Appendix 1. The Home Winemaker’s Record Book

Appendix 2. For More Information

Appendix 3. Sources of Suppliers

Appendix 4. Sources for Grapevines

Appendix 5. Grape Pests and Diseases


Other Storey Titles You Will Enjoy


Share Your Experience!

List of Tables

For the purpose of readability, some of the tables were converted to text for the ebook. They are referred to throughout as tables, and are listed here as such.

Table 1: An Overview of the Major Steps

Table 2: Recommended Wine Grapes for U.S. Regions

Table 3: Heat Summations at Various Towns and Cities in California by Climatic Regions

Table 4: Vinifera in California — Habits & Regional Suitability

Table 5: Superior Wine Grapes for California’s Hot Regions

Table 6: A Guide to Vine Spacing

Table 7: Index of Sunlight Received by Various Slopes (45° North Latitude)

Table 8: Index of Sunlight Received at Various Latitudes (15° Slope)

Table 9: Soil Types in Wine Regions of France

Table 10: Growing Seasons

Table 11: Trellising Systems

Table 12: Cane-Length Pruning Recommendations for Eastern Regions

Table 13: Balanced Pruning for Mature Vines in Mid-Atlantic and Northern-Tier Regions

Table 14: Leaf Deficiency Symptoms of Four Trace Elements Important to Quality Grape Production

Table 15: Hydrometer Readings/Brix Equivalents

Table 16: Correcting Hydrometer Readings Based on Temperature

Winemaking Process Simplified

Table 17: pH Effect on Sulfite Additions

Table 18: Figuring Sugar Adjustment

Table 19: Using Washing Soda to Leach a New Barrel

Table 20: Sanitizing a Barrel for Storage

Table 21: Optimum Serving Temperatures

Varietal Susceptibility to Leaf-Damaging Phylloxera

For Susanna


The role of the author of a book like this one is to be a synthesizer and coordinator of knowledge — most of it developed or discovered by other people. I would like to thank the following people personally:

Jack Hudders, for getting me interested in wine. Bob Teufel and Mike Michaelson, for fomenting that interest over the years. Tom Jacobsen and Tim White, who kindly offered to read the manuscript with their experts’ eyes.

Friends in the Napa Valley who took me in: Gary Wu of Beaulieu Vineyards; the Kresge family; Peter Forni; the Triglia family; Arnold Tudal; and Theo Rosenbrand of Sterling Vineyards. Also Tobey of Wine & The People in Berkeley; Tom Cottrell and Bob Pool of the New York State Agricultural Experiment Station in Geneva; Dr. Konstantin Frank; all the folks at Sakonnet Vineyards in Rhode Island; and Dr. John McGrew of the USDA.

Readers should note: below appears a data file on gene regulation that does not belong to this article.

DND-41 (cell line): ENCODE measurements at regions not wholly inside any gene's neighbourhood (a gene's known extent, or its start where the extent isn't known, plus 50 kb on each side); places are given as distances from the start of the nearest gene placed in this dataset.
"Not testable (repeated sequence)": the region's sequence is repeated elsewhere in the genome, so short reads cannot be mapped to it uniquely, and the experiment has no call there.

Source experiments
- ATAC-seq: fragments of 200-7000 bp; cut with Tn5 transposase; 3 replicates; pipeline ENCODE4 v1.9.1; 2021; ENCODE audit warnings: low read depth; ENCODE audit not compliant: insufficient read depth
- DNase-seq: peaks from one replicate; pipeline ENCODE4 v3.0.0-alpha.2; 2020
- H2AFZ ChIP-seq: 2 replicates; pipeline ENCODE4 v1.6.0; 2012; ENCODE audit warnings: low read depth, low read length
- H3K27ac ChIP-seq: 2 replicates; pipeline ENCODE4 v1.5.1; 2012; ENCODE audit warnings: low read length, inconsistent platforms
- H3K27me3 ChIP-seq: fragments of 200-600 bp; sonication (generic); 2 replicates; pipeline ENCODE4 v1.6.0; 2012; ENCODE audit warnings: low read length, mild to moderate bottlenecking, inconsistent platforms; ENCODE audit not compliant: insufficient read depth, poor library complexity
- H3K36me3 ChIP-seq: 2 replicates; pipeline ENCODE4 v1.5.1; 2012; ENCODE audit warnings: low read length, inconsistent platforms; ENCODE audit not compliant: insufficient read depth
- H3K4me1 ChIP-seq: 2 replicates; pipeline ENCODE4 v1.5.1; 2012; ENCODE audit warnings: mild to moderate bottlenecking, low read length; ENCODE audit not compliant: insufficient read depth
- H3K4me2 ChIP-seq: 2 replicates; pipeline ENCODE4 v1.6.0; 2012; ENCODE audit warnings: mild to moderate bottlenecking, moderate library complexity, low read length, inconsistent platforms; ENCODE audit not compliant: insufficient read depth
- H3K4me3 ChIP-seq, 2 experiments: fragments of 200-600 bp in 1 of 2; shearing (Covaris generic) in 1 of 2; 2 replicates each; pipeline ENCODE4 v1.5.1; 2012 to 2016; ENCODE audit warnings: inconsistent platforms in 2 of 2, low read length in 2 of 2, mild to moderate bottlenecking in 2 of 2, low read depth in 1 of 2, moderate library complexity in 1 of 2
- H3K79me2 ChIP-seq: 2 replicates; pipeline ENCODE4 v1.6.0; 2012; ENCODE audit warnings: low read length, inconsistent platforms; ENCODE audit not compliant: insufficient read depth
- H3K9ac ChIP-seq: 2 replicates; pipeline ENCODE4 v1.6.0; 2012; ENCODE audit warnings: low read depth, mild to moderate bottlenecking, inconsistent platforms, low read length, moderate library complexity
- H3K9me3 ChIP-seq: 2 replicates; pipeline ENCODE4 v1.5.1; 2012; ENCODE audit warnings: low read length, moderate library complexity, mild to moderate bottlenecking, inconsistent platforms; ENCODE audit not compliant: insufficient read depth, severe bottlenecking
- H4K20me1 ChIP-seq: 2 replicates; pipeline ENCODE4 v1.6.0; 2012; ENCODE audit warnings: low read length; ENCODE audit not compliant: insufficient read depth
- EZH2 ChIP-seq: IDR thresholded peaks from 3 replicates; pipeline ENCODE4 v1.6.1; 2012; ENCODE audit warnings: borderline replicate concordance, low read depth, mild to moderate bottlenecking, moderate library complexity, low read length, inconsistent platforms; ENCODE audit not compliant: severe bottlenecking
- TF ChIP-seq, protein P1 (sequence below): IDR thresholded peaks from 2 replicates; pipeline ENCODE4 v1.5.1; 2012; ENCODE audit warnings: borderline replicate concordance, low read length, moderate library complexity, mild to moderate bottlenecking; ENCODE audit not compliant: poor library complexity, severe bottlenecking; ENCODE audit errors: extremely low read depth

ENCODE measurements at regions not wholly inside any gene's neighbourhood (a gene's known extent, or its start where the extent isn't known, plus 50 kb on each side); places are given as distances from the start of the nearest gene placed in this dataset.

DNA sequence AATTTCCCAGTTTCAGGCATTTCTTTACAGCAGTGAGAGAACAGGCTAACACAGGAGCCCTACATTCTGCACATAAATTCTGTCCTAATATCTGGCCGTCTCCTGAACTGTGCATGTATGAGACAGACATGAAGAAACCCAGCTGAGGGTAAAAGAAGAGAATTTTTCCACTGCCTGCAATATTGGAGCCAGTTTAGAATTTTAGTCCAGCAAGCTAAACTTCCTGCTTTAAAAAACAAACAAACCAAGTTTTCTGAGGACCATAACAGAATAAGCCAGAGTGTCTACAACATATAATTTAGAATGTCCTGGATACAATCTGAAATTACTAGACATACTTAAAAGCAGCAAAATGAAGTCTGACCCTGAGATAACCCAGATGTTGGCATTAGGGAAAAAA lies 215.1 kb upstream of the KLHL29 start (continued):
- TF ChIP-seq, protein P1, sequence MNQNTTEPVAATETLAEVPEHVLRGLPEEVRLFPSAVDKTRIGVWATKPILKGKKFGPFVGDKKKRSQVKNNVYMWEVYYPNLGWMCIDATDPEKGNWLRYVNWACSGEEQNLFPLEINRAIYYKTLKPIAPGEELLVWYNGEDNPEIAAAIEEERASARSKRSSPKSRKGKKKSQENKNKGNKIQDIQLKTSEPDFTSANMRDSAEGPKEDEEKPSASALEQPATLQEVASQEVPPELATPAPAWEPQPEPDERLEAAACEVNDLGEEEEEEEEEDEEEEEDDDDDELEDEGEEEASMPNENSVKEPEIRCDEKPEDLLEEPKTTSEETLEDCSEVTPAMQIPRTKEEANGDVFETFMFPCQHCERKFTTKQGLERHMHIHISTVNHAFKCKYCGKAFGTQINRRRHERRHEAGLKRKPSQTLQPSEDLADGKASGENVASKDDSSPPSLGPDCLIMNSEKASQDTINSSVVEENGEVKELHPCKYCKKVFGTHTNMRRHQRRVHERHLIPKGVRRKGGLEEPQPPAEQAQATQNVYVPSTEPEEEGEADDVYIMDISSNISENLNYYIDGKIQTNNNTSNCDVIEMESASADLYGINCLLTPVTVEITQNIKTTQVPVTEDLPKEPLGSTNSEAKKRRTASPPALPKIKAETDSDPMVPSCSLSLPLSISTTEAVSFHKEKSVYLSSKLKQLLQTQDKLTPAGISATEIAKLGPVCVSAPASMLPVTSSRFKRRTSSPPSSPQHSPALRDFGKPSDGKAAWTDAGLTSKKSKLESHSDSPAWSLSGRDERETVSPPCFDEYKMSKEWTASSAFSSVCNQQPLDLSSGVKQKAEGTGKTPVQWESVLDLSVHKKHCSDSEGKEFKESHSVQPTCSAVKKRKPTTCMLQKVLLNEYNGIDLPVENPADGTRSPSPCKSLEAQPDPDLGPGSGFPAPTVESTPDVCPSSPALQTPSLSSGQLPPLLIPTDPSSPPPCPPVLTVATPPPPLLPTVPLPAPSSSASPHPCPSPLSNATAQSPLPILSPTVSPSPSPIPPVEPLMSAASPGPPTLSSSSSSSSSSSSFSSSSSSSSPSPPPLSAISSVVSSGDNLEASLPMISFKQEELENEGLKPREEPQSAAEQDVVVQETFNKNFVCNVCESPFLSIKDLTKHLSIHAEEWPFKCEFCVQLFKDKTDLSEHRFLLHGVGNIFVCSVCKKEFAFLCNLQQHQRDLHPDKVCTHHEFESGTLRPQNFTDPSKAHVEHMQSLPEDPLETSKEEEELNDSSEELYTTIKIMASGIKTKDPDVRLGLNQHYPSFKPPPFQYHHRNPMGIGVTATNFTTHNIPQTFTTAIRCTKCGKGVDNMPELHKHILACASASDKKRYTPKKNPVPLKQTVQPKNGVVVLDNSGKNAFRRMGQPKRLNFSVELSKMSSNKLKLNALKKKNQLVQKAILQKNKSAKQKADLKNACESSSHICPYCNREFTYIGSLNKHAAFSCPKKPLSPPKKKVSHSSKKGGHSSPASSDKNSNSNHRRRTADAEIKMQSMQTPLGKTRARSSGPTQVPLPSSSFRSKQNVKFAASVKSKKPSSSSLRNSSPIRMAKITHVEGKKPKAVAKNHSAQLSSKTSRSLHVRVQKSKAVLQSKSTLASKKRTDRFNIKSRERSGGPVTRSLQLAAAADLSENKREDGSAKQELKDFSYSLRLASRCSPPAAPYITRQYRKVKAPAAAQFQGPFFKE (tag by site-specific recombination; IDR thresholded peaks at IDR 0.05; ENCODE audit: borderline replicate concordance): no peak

Most special thanks to Joe Swan, Randall Grahm, Darrell Corti, Tom Dehlinger, Forrest Tancer, and Bernard Portet, who have taught me so much about wine and winemaking.

And a special thanks to Tom Tiburzi, who heads up winemaking at Domaine Chandon.

— J. C.


I congratulate Jeff on this important book. Having a good understanding of the basics of wine gives rise to a better appreciation of those subtle nuances one discovers when enjoying it. Myriad details and much hard work ultimately unite to make wine the most delicious and pleasurable of beverages. From Vines to Wines helps provide you with the knowledge you need to become a winegrower in the best sense of the word.

I have always used the term winegrower rather than winemaker because it better expresses my belief that the personality of great wine is a manifestation of its terroir — the distinct soil, climate, and people involved in the process. The love of wine is inextricably linked to a respect for the land and what it brings us. Wine is grown, and we meticulously cultivate our vineyards to ensure that eventually there is a clear sense of place in the glass. The terroir provides the character potential for the wine, the vintage provides a unique personality, and we then interpret those distinctions in our own style.